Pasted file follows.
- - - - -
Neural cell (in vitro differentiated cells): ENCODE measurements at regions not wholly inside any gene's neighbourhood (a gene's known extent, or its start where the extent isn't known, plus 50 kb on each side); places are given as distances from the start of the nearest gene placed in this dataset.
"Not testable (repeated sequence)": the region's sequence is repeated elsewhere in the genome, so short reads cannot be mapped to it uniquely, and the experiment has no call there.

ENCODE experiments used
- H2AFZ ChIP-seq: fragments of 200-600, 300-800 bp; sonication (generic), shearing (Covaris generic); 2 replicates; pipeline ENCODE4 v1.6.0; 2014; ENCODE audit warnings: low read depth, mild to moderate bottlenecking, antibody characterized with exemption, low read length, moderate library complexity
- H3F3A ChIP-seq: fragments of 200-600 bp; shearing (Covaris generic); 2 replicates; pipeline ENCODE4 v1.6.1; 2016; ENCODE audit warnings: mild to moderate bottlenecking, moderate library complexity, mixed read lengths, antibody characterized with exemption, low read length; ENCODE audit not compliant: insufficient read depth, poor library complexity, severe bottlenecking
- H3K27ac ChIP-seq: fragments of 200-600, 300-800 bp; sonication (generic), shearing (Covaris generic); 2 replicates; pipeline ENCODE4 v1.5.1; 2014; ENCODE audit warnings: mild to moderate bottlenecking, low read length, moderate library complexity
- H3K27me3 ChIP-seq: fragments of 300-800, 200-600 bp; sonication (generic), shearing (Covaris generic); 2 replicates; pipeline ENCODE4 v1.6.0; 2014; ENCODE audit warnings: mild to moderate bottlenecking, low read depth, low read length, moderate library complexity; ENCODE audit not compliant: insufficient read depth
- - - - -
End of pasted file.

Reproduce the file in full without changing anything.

Neural cell (in vitro differentiated cells): ENCODE measurements at regions not wholly inside any gene's neighbourhood (a gene's known extent, or its start where the extent isn't known, plus 50 kb on each side); places are given as distances from the start of the nearest gene placed in this dataset.
"Not testable (repeated sequence)": the region's sequence is repeated elsewhere in the genome, so short reads cannot be mapped to it uniquely, and the experiment has no call there.

ENCODE experiments used
- H2AFZ ChIP-seq: fragments of 200-600, 300-800 bp; sonication (generic), shearing (Covaris generic); 2 replicates; pipeline ENCODE4 v1.6.0; 2014; ENCODE audit warnings: low read depth, mild to moderate bottlenecking, antibody characterized with exemption, low read length, moderate library complexity
- H3F3A ChIP-seq: fragments of 200-600 bp; shearing (Covaris generic); 2 replicates; pipeline ENCODE4 v1.6.1; 2016; ENCODE audit warnings: mild to moderate bottlenecking, moderate library complexity, mixed read lengths, antibody characterized with exemption, low read length; ENCODE audit not compliant: insufficient read depth, poor library complexity, severe bottlenecking
- H3K27ac ChIP-seq: fragments of 200-600, 300-800 bp; sonication (generic), shearing (Covaris generic); 2 replicates; pipeline ENCODE4 v1.5.1; 2014; ENCODE audit warnings: mild to moderate bottlenecking, low read length, moderate library complexity
- H3K27me3 ChIP-seq: fragments of 300-800, 200-600 bp; sonication (generic), shearing (Covaris generic); 2 replicates; pipeline ENCODE4 v1.6.0; 2014; ENCODE audit warnings: mild to moderate bottlenecking, low read depth, low read length, moderate library complexity; ENCODE audit not compliant: insufficient read depth